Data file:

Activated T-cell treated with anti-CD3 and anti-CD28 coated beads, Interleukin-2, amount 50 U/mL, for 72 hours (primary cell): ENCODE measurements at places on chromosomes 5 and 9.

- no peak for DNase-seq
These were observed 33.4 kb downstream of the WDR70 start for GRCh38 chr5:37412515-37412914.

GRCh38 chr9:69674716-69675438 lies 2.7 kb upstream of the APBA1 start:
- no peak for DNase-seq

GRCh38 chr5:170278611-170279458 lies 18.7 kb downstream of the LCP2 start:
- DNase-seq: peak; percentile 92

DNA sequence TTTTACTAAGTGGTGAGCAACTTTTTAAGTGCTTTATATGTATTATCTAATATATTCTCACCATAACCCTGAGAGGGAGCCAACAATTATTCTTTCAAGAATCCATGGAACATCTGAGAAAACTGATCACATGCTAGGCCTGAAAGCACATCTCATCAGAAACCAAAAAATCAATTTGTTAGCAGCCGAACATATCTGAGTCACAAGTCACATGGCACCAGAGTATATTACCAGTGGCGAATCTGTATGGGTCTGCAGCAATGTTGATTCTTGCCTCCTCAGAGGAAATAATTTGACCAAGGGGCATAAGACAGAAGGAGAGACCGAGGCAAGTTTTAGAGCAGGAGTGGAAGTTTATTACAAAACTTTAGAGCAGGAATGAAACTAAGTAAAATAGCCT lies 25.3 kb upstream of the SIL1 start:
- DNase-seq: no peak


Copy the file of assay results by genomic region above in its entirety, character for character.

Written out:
Activated T-cell treated with anti-CD3 and anti-CD28 coated beads, Interleukin-2, amount 50 U/mL, for 72 hours (primary cell): ENCODE measurements at places on chromosomes 5 and 9.

- no peak for DNase-seq
These were observed 33.4 kb downstream of the WDR70 start for GRCh38 chr5:37412515-37412914.

GRCh38 chr9:69674716-69675438 lies 2.7 kb upstream of the APBA1 start:
- no peak for DNase-seq

GRCh38 chr5:170278611-170279458 lies 18.7 kb downstream of the LCP2 start:
- DNase-seq: peak; percentile 92

DNA sequence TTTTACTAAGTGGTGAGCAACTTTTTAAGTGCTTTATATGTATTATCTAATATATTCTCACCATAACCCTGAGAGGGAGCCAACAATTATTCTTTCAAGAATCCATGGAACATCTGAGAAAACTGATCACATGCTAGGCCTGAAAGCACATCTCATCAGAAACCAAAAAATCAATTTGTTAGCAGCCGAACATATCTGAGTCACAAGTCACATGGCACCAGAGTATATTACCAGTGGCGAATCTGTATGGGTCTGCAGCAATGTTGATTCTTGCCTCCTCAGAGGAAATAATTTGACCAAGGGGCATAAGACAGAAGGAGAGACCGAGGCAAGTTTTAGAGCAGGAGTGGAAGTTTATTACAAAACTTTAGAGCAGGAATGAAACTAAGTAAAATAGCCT lies 25.3 kb upstream of the SIL1 start:
- DNase-seq: no peak